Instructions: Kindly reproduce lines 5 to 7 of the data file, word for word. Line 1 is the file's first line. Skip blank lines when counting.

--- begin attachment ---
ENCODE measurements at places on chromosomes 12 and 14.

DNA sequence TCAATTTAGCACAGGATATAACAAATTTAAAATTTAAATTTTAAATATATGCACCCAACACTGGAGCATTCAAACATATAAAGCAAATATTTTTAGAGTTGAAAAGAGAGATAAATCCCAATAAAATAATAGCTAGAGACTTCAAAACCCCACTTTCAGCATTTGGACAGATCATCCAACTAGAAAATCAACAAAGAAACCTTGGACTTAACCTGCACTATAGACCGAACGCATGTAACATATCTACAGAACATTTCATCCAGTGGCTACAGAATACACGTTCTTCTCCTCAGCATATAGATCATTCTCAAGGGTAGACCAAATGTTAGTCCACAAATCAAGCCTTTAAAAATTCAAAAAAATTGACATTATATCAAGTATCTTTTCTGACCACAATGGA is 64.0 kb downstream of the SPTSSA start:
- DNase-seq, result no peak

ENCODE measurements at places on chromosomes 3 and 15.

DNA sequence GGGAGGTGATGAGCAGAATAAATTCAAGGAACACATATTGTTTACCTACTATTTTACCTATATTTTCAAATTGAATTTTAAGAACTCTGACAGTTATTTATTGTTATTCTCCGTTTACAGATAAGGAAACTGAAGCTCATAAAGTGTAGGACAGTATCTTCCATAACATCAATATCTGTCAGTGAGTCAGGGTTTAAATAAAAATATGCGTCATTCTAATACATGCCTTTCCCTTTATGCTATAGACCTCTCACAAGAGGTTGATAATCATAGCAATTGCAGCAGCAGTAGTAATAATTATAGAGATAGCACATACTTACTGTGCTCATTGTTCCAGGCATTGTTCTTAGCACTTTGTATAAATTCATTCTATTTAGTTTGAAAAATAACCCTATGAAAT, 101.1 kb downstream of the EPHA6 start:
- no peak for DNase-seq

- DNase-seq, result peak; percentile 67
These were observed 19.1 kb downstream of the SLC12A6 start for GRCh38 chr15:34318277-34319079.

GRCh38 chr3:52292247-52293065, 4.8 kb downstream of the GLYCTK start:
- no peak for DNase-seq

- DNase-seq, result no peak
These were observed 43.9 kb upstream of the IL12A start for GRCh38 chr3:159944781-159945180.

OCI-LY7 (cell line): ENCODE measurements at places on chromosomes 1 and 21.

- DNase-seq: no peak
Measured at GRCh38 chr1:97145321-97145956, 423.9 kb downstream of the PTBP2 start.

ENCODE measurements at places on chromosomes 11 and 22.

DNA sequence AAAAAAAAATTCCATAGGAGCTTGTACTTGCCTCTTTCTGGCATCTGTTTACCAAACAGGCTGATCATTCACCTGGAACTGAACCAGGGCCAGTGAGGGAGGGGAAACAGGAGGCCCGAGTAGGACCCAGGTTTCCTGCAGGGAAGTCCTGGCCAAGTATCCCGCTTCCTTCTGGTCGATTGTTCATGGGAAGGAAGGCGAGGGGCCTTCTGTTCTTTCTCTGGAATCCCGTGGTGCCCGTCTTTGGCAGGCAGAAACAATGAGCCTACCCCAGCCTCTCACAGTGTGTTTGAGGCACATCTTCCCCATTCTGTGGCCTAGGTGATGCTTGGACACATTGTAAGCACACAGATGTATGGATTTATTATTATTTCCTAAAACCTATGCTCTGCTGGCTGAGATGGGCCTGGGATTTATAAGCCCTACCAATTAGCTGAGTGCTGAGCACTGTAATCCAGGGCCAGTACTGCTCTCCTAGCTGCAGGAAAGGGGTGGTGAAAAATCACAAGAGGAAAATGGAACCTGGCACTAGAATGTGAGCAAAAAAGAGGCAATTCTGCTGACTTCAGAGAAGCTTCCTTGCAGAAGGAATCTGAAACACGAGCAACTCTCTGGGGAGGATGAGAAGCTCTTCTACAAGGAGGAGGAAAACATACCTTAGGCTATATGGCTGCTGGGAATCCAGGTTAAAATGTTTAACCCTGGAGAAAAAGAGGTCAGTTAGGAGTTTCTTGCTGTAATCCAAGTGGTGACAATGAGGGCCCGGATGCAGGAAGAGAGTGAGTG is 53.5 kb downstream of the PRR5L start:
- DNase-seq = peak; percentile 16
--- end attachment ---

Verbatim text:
DNA sequence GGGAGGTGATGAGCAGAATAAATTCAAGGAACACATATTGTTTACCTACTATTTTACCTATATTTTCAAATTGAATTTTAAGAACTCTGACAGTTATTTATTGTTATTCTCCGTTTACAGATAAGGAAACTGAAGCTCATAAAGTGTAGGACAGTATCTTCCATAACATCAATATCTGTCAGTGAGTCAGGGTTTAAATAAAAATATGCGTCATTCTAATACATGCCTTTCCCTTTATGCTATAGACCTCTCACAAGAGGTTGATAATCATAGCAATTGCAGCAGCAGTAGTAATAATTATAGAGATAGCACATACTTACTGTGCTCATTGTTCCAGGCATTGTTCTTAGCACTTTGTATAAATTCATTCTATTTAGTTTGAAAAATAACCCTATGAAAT, 101.1 kb downstream of the EPHA6 start:
- no peak for DNase-seq

- DNase-seq, result peak; percentile 67